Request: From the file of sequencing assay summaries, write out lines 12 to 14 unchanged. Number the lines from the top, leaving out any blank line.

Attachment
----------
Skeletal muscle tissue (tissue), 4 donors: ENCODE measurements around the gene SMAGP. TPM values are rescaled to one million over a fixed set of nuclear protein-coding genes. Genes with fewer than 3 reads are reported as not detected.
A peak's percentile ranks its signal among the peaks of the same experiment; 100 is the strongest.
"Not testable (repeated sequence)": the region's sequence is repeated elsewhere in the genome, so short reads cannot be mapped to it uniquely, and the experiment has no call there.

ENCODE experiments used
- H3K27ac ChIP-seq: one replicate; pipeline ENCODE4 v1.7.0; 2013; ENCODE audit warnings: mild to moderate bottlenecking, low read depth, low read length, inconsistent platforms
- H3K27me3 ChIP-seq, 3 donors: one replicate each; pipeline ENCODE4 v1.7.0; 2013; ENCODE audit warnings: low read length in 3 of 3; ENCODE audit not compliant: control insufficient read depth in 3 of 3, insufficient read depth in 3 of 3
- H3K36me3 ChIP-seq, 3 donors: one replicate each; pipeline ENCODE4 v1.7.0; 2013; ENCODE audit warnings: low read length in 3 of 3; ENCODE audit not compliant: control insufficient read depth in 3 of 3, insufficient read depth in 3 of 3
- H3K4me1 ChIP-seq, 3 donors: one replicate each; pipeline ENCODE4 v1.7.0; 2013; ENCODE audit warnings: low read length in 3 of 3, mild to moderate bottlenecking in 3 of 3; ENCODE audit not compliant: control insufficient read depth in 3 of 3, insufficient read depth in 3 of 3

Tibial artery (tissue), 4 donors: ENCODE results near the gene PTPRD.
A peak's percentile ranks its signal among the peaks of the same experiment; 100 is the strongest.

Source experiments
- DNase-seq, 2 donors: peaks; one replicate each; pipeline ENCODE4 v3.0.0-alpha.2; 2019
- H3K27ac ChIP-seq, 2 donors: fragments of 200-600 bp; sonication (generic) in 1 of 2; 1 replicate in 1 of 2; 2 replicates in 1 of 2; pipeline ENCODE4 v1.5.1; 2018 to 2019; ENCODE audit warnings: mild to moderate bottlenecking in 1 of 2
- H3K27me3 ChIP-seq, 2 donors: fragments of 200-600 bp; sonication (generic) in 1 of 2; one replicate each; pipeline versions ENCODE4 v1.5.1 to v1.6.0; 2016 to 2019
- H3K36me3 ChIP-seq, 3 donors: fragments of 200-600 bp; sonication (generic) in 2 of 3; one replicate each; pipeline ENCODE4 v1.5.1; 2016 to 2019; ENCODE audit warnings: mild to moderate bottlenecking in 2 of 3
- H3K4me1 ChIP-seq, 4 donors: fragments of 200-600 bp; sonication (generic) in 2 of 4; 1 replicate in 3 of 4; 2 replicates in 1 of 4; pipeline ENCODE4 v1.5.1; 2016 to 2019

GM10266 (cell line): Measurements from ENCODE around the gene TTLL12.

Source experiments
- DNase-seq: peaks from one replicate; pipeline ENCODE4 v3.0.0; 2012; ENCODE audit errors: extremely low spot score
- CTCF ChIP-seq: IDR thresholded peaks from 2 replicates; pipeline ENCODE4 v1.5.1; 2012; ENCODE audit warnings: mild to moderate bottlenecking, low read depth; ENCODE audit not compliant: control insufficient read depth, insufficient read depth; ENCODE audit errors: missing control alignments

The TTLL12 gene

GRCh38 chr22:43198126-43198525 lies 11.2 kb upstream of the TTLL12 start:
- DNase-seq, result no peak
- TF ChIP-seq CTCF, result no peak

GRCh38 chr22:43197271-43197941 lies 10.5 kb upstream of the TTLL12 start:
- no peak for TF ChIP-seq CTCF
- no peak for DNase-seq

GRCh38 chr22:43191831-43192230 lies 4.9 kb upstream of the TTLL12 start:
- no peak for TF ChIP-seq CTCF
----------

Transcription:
- DNase-seq, 2 donors: peaks; one replicate each; pipeline ENCODE4 v3.0.0-alpha.2; 2019
- H3K27ac ChIP-seq, 2 donors: fragments of 200-600 bp; sonication (generic) in 1 of 2; 1 replicate in 1 of 2; 2 replicates in 1 of 2; pipeline ENCODE4 v1.5.1; 2018 to 2019; ENCODE audit warnings: mild to moderate bottlenecking in 1 of 2
- H3K27me3 ChIP-seq, 2 donors: fragments of 200-600 bp; sonication (generic) in 1 of 2; one replicate each; pipeline versions ENCODE4 v1.5.1 to v1.6.0; 2016 to 2019